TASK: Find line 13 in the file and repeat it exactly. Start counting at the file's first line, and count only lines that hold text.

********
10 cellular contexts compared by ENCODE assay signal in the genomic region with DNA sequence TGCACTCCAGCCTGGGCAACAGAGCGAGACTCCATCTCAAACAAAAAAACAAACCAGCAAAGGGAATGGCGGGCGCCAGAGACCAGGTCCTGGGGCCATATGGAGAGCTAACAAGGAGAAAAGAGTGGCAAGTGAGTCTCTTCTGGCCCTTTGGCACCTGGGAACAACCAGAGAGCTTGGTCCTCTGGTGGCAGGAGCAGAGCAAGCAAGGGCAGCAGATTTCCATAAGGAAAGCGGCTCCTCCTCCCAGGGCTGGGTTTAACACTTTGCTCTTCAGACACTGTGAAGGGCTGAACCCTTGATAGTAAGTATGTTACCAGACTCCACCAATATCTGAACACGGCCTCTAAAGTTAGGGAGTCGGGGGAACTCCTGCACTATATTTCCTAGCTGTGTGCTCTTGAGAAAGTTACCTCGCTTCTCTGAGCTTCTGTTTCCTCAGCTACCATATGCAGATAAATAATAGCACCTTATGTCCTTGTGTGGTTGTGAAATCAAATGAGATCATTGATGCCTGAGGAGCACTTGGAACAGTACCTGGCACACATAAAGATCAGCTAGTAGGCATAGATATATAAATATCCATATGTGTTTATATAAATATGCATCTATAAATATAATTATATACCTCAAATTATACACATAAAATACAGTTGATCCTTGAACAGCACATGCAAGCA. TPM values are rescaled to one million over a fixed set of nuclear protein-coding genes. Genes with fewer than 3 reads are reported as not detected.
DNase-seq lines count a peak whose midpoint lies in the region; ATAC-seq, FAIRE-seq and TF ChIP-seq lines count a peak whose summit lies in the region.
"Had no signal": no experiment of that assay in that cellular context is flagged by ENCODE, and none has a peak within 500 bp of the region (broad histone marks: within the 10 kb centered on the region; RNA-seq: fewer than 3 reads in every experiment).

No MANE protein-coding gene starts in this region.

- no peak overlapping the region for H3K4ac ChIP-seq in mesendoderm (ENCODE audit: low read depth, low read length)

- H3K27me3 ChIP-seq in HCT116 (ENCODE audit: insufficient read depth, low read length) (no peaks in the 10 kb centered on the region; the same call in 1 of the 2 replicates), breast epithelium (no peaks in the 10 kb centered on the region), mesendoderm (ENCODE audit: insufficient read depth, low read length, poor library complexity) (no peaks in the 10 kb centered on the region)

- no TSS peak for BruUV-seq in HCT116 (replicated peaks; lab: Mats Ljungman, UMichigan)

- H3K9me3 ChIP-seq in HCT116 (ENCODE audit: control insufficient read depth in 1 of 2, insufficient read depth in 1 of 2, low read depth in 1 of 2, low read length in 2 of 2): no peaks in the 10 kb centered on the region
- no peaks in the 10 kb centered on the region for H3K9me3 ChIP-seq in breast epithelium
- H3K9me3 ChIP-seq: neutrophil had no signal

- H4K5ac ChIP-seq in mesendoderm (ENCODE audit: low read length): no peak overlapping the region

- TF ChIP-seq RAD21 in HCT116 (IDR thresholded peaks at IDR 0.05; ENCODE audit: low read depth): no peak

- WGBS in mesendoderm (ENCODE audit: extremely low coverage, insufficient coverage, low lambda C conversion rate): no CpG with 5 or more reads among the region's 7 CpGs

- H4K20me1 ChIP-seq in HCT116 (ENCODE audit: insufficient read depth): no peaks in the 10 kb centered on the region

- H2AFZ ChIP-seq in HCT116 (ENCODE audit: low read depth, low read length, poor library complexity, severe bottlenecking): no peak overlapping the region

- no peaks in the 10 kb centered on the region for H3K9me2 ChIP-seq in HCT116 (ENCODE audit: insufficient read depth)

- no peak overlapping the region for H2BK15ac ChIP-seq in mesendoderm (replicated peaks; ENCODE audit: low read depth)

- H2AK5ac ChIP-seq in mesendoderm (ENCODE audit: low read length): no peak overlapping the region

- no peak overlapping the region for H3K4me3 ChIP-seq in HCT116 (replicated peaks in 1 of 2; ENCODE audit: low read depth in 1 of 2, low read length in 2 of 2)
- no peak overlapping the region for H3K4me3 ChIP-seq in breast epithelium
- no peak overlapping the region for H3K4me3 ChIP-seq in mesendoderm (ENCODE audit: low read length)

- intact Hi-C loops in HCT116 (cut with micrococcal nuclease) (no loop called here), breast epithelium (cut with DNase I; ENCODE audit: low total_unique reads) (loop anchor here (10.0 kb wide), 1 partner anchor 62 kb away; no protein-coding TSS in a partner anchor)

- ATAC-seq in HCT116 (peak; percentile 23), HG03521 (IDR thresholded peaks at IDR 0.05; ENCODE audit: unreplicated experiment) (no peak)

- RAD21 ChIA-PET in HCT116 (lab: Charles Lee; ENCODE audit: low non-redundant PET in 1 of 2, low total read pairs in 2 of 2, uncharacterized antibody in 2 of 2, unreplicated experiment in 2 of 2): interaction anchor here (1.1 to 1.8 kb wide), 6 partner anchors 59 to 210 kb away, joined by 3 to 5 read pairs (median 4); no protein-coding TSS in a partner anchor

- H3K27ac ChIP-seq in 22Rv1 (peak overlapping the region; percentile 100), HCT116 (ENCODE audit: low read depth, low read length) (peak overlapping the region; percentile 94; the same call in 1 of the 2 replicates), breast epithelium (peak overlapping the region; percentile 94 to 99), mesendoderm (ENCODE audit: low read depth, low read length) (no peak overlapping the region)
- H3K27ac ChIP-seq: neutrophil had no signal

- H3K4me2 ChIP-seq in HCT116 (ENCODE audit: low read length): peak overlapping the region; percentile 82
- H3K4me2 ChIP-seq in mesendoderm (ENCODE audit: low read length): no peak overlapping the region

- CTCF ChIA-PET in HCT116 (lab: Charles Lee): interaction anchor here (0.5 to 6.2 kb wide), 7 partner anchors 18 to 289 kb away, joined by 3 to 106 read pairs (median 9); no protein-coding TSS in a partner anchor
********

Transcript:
- WGBS in mesendoderm (ENCODE audit: extremely low coverage, insufficient coverage, low lambda C conversion rate): no CpG with 5 or more reads among the region's 7 CpGs